~e; Fwd: Seizing power initiative, city builds a backup unit

From Steve Jones <sjones@info.comm.uic.edu>
Date Thu, 4 Jul 2002 08:22:12 -0500
In-reply-to <a05111701b949f2db68b7@[]>
References <a05111701b949f2db68b7@[]>

>Seizing power initiative, city builds a backup unit
>By Melita Marie Garza
>Tribune staff reporter
>July 4, 2002
>As temperatures soared into the 90s this week, Commonwealth Edison 
>prepared for potential glitches in the electric system. But in one 
>small corner of Chicago, the city was ready for the worst.
>The City of Chicago has built its own 10-megawatt power plant, 
>linking scattered backup generators from eight police stations and 
>three senior citizen cooling centers in order to generate enough 
>electricity to power roughly 4,000 homes.
>The $400,000 system, built partly by Siemens Building Technologies 
>Inc. and Encorp Inc., a Colorado-based technology company, was 
>inspired by ComEd's failure to keep the lights on in the Loop during 
>the summer of 1999.
>Now, following the terrorist attacks of Sept. 11 and concerns about 
>energy security, the city's power plant has taken on a greater 
>significance. Rather than relying on engineers at each location to 
>switch on the on-site generators, the power plant links all the 
>generators with the flick of a switch from one central spot.
>"This means that if Chicago power shortages are imminent this 
>summer, the police department can easily switch from 
>utility-supplied to on-site generated power," said Scott Castelaz, 
>Encorp's vice president of corporate development. "The advantage--no 
>downtime, no glitches and no additional costs for expensive peaking 
>The power plant idea sprang from Mayor Daley's 2001 Energy Plan-- a 
>call to action for how to generate power in the future. The energy 
>blueprint calls for using distributed generation to add 1.5 billion 
>kilowatt hours of electricity to the city's power grid by 2010. The 
>energy would be roughly enough to power 25,000 homes. The idea is to 
>link as many independent generators as possible to expand the city's 
>power capabilities.
>Concept is a major change
>The concept of distributed power is a major shift from the way 
>electricity is generated now. Generally, electricity is dispersed 
>from large plants to homes and businesses. But distributed power 
>makes homes and businesses producers as well as consumers of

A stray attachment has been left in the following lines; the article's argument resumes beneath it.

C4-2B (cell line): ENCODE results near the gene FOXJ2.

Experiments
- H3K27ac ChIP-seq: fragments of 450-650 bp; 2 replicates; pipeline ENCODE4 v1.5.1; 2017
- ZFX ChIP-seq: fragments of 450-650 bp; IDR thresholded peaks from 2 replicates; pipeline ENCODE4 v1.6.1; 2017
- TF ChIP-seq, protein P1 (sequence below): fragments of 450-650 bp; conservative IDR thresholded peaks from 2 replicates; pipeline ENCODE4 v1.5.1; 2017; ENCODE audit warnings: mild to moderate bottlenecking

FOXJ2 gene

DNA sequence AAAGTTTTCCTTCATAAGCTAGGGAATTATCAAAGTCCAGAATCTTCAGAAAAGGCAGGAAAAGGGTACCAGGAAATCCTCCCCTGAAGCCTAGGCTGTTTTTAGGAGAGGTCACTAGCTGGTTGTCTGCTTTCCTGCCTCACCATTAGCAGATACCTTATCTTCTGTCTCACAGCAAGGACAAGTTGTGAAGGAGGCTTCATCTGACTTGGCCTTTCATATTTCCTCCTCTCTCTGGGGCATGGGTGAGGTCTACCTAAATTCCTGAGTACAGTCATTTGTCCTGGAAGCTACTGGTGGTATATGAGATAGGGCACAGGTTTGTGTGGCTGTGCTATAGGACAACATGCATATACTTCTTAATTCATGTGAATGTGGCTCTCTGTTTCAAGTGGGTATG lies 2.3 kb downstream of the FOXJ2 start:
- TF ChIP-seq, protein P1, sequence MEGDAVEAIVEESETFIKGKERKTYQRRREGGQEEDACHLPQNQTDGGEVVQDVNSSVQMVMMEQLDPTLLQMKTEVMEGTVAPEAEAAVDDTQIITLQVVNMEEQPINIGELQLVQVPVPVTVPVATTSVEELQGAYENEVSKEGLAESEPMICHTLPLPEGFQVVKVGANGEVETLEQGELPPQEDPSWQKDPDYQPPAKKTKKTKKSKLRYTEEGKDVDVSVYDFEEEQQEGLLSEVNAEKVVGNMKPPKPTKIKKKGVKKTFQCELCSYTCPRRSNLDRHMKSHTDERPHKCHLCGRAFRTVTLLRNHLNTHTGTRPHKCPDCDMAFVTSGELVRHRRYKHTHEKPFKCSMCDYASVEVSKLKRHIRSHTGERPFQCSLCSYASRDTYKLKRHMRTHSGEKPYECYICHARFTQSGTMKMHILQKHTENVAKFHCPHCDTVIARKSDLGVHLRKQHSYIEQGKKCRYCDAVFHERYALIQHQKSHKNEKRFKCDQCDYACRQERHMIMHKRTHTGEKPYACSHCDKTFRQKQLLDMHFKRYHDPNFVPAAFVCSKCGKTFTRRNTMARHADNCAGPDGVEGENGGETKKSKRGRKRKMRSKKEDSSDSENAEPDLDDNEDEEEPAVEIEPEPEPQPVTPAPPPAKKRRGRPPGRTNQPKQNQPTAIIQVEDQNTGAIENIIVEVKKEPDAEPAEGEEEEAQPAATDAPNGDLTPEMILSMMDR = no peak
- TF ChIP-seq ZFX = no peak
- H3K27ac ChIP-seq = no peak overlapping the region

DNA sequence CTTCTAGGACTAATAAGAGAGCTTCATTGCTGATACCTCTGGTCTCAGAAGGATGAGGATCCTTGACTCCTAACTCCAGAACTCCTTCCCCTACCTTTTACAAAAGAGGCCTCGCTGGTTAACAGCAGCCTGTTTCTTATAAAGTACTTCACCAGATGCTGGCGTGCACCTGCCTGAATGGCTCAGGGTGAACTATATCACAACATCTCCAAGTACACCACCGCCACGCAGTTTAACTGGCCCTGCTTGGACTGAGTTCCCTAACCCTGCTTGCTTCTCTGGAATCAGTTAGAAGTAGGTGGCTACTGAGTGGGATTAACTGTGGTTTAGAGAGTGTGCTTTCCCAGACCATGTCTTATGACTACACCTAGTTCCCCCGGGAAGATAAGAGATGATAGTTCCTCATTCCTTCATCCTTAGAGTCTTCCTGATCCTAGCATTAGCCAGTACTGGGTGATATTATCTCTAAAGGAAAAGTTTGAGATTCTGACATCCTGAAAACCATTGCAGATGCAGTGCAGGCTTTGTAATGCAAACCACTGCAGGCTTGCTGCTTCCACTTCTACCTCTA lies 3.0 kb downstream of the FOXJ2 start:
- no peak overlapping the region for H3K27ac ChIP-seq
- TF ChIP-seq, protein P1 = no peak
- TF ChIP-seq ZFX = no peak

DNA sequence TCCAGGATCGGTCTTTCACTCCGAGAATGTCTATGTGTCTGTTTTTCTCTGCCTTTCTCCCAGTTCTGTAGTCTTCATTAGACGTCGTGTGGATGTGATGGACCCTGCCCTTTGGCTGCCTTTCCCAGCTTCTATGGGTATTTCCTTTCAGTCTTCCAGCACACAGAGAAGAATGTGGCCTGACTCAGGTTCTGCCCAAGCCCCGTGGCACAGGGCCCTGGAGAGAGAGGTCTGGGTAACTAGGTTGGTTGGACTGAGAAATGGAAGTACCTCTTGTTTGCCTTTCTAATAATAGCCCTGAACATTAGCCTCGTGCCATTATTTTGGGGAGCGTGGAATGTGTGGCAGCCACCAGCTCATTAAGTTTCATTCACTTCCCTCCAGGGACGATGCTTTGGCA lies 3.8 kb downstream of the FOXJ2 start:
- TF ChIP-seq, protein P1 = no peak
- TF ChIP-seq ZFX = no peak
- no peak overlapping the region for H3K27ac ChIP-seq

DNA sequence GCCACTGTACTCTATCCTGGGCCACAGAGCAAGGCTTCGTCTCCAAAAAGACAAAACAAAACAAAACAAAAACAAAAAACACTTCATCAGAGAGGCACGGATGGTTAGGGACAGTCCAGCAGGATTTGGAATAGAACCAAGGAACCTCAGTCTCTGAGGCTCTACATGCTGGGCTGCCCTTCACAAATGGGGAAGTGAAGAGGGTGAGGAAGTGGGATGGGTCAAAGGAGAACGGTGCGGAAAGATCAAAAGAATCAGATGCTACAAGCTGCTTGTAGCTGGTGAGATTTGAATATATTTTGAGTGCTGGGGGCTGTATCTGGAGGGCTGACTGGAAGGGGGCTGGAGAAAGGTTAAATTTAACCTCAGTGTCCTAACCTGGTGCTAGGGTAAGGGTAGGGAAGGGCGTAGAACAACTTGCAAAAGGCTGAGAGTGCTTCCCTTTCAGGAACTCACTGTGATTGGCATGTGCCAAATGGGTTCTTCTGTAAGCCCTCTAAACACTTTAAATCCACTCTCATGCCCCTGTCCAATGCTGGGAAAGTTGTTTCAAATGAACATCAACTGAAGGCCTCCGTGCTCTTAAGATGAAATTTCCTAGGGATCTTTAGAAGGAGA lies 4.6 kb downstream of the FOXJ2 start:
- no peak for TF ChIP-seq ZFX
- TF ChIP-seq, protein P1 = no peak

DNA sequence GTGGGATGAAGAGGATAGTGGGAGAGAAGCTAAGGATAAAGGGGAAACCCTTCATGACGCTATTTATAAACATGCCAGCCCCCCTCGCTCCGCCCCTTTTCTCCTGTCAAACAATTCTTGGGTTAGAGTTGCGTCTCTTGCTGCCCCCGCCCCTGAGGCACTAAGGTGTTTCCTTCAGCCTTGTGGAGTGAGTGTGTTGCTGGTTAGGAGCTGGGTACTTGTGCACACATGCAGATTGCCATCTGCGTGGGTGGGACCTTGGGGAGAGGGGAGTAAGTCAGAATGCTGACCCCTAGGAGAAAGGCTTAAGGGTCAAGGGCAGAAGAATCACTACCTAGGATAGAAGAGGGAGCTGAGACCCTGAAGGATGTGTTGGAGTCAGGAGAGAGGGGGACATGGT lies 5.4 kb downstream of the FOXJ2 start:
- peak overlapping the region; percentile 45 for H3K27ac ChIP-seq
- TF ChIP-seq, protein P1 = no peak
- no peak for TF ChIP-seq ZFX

>electricity. With distributed power, electrons flow on a two-way 
>The scheme is called a virtual power plant.
>What's more, distributed generation can use newer technologies, 
>including microturbines, solar cells and wind turbines.
>The $400,000 the city spent on the project came from a $100 million 
>kitty that ComEd provided under a 1999 settlement agreement with the 
>city. The settlement agreement arose out of a dispute between 
>Chicago and ComEd over what the city said was ComEd's failure to 
>live up to its commitment to capital investment projects.
>The backup system also is potentially lifesaving for Chicago 
>residents who may seek respite from heat at three of the city's 
>senior citizen cooling centers that are linked to the virtual power 
>The centers include the Garfield Community Service Office, 10 S. 
>Kedzie Ave.; King Community Service Office, 4314 S. Cottage Grove 
>Ave.; and the Southwest Regional Center, 6117 S. Kedzie Ave.
>Also offers some price benefits
>A prime attraction of distributed power is that it also offers the 
>city some shelter from potentially sky-high electricity prices, said 
>Marcia Jimenez, Chicago's commissioner of environment.
>"The virtual power plant provides backup electricity in the case of 
>a power outage," Jimenez said. "But it also can relieve pressure on 
>Commonwealth Edison when we have really hot days with high humidity. 
>This allows us to be much more efficient and to realize higher cost 
>In fact, ComEd led the effort to negotiate a contract that would 
>allow the city to become an interruptible power user. Such 
>contracts, common in private industry, also benefit ComEd because in 
>a power crunch, they allow the utility to make electricity available 
>to other customers who can't supply their own on-site generation.
>The city hopes to enlist private businesses in its campaign, using 
>its new 10-megawatt virtual power plant to kick-start the effort. 
>The project was done mostly with existing backup generators.
>To be sure, all Chicago police stations, fire stations and critical 
>facilities already have their own backup generators, though a number 
>of them operate on diesel fuel.
>Although the city envisions expanding its virtual power plant, it 
>will hook up only generators powered by natural gas or other 
>green-power sources.
>"We are not going to be adding diesel generators to the system 
>because they are ozone generators," said Steve Walter, deputy 
>commissioner of energy.
>"We are really looking for reliability and clean energy."

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